26. Default Landing Tabs are Gone
This is probably the biggest stinker for the new Facebook pages. Everyone will be sent directly to your main timeline – no more default landing tab. The only way to direct someone to a particular tab on your Facebook page would be to give them the direct URL for that tab. To do this, just go to the tab on your Facebook page and then copy the URL.
27. Tabs are Wider
Your custom Facebook page content will now be displayed on your page at 810 pixels wide. If your content is currently set at the old width, it will be centered and surrounded by white space like this Twitter app from inlineVision.
You’ll also want to make sure you have enough content for your custom tabs as they will otherwise lead to a wide, white space on your page.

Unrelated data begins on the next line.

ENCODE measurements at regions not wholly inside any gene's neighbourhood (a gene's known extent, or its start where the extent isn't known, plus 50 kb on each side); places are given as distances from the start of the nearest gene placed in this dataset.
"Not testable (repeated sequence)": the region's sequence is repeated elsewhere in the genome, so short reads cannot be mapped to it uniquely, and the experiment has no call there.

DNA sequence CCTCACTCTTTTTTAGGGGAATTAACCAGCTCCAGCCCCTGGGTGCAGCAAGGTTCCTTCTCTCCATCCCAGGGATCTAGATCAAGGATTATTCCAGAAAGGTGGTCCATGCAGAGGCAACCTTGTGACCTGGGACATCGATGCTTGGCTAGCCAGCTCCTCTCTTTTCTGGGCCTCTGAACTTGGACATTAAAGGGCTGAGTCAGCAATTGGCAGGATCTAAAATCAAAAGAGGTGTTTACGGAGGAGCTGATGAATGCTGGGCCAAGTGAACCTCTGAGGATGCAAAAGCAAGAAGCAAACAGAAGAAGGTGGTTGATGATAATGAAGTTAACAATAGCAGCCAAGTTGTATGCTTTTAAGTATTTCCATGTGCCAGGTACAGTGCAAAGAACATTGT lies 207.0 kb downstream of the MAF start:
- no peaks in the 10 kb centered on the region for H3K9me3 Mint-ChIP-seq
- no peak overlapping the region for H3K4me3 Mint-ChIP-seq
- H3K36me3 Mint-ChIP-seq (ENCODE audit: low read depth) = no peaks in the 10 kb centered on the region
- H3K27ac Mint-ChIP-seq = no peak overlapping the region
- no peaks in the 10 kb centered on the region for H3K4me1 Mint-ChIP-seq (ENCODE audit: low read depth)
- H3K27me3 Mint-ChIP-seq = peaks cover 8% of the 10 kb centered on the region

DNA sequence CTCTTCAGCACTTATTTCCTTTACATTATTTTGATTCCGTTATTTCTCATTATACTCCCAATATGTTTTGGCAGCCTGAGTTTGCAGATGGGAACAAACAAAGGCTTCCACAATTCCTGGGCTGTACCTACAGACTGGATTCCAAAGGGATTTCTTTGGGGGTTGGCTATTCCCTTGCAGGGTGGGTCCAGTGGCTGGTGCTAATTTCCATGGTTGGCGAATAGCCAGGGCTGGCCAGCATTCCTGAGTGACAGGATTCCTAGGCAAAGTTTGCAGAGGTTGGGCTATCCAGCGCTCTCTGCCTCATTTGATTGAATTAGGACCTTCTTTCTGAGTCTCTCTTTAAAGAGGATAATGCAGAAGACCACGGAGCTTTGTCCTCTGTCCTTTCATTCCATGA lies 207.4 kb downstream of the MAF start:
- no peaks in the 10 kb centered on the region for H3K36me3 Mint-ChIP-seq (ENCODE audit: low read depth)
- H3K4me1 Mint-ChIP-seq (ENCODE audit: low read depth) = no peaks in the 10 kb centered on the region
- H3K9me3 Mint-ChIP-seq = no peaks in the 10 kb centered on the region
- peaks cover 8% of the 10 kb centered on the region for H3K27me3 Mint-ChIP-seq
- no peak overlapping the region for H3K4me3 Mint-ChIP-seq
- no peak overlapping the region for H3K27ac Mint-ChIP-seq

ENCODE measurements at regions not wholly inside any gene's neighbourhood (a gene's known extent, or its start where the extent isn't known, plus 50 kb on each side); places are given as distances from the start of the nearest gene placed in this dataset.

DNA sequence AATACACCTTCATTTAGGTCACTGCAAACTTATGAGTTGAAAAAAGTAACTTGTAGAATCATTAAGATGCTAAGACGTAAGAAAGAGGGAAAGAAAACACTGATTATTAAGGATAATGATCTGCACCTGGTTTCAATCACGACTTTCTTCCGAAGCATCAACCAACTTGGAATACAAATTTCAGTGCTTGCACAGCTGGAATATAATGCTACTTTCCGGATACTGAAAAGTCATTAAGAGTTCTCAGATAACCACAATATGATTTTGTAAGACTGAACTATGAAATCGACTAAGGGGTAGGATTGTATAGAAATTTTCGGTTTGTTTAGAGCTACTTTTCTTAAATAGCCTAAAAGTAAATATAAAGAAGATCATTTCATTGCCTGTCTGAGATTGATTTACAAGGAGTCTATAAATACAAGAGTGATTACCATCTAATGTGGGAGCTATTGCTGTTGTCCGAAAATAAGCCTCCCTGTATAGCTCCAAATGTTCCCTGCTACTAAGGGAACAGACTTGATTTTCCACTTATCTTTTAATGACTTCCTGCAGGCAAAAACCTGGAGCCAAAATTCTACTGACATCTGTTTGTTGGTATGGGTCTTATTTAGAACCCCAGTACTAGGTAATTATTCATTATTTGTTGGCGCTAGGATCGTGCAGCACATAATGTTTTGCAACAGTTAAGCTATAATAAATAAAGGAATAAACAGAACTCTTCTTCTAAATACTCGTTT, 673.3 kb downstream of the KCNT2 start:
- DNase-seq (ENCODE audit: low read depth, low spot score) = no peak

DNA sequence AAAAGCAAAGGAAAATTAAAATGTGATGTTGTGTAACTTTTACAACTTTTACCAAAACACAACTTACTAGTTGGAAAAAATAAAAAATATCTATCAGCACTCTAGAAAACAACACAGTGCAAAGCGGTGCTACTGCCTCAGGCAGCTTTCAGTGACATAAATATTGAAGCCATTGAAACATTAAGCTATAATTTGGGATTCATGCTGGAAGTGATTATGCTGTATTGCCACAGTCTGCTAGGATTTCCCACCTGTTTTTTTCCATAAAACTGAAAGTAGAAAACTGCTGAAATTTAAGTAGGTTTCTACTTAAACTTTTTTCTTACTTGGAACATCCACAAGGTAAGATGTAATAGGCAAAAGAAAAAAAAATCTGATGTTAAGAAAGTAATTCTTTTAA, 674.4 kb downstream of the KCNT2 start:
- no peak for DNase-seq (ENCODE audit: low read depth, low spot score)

28. Only 2 – 3 Custom Tabs Showed
While you can have a total of 12 custom tabs (including your Photos and Page Likes), only four are showed at the top of your page.
This means visitors to your page have to be savvy enough to click on the down arrow to find the rest. You can swap the position of your custom tabs to make sure the best ones are up top by clicking on the down arrow, hovering over the tab, clicking on the pencil, and selecting which tab to swap it with. Everything but Photos can be moved.
Being able to swap your number of likes with a custom tab can be a great way to downplay the focus on number of fans your page has. Even Toyota, with 781,000+ likes, has chosen to do this to hopefully get attention to their Welcome tab and other featured content.